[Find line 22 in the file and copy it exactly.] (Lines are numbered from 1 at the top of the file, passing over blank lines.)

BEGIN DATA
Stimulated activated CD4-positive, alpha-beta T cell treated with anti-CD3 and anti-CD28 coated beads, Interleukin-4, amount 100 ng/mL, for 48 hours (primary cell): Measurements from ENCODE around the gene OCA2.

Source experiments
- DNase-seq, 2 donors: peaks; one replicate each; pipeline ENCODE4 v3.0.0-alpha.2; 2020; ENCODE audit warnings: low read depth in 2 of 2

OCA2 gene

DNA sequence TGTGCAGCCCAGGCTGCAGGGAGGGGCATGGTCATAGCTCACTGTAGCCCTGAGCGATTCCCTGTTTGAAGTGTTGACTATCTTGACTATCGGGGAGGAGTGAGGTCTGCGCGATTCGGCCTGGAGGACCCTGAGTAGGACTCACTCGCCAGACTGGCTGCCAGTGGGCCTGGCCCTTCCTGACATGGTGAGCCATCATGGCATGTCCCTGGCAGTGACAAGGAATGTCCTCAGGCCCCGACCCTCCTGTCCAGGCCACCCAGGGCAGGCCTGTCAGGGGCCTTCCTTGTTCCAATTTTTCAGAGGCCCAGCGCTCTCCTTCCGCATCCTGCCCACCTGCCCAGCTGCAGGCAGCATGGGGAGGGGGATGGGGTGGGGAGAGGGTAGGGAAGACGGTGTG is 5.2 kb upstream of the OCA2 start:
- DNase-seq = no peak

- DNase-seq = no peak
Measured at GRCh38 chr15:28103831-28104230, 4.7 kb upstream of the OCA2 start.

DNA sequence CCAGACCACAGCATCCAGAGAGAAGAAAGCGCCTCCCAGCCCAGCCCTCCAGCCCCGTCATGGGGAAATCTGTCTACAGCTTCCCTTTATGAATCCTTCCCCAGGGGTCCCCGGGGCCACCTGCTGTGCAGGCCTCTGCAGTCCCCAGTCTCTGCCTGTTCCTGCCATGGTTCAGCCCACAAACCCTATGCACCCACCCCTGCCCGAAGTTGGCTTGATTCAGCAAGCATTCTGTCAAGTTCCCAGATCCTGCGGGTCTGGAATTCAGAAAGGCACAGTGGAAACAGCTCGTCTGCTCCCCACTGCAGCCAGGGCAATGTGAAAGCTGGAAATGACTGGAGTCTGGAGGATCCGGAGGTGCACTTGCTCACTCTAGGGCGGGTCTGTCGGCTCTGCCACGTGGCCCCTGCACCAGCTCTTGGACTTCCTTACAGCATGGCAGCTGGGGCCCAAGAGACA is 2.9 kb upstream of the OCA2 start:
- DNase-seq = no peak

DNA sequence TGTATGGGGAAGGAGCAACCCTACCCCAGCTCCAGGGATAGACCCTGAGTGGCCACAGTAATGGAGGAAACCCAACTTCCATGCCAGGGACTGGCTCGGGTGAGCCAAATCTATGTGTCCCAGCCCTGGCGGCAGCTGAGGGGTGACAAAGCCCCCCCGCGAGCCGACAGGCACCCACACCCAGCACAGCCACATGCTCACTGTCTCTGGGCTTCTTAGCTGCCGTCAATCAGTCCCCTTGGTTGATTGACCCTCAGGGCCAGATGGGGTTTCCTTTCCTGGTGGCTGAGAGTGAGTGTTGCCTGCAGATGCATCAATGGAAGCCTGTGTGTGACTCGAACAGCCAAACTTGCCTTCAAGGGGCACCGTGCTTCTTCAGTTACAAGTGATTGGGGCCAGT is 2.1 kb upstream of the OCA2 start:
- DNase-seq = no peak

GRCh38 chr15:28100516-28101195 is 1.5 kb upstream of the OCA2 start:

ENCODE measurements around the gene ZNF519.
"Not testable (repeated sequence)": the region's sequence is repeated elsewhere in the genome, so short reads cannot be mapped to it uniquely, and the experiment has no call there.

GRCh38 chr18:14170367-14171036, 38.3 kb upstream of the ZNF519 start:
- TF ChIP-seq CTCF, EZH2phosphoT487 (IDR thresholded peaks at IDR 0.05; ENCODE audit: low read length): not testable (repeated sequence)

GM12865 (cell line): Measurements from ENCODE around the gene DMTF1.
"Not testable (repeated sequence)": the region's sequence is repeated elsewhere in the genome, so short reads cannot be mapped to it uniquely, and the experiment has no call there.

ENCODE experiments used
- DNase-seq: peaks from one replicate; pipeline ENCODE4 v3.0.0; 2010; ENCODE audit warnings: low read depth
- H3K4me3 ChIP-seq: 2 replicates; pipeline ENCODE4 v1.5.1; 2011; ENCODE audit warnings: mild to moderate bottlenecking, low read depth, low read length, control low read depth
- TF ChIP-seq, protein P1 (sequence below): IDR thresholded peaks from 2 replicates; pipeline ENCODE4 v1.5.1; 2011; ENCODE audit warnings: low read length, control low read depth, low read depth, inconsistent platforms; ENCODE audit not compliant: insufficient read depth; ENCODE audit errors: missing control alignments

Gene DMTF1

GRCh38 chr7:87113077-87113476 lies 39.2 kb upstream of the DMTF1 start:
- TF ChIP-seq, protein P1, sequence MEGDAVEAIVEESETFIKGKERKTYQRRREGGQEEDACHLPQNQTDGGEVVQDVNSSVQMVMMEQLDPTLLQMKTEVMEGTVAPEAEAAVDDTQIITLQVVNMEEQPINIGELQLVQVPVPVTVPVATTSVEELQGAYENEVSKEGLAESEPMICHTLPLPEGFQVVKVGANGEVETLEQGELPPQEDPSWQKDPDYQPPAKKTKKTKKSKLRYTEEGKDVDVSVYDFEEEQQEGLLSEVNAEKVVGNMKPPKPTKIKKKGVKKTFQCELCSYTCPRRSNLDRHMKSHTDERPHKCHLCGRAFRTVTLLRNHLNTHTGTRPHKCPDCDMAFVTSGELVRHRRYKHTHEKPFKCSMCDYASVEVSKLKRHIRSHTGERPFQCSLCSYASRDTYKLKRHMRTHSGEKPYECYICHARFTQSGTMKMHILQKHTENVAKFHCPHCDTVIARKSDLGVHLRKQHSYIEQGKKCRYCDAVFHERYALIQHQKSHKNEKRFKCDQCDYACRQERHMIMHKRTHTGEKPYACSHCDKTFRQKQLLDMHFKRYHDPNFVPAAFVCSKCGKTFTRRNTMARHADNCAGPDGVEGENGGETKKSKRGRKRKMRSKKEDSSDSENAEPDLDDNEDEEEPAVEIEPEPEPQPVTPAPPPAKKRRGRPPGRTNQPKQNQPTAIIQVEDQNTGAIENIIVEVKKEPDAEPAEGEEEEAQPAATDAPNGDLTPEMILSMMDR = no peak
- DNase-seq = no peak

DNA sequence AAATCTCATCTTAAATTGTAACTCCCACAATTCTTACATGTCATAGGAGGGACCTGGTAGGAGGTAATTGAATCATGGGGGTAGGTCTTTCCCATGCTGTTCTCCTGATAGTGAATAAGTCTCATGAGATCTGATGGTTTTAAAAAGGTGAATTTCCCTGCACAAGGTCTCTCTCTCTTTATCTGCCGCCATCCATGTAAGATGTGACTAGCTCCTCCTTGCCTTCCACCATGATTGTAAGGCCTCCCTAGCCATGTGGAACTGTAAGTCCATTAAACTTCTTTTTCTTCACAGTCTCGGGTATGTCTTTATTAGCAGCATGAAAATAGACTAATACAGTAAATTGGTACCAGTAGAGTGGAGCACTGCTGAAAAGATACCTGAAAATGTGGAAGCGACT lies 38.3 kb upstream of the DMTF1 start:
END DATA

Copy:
- H3K4me3 ChIP-seq: 2 replicates; pipeline ENCODE4 v1.5.1; 2011; ENCODE audit warnings: mild to moderate bottlenecking, low read depth, low read length, control low read depth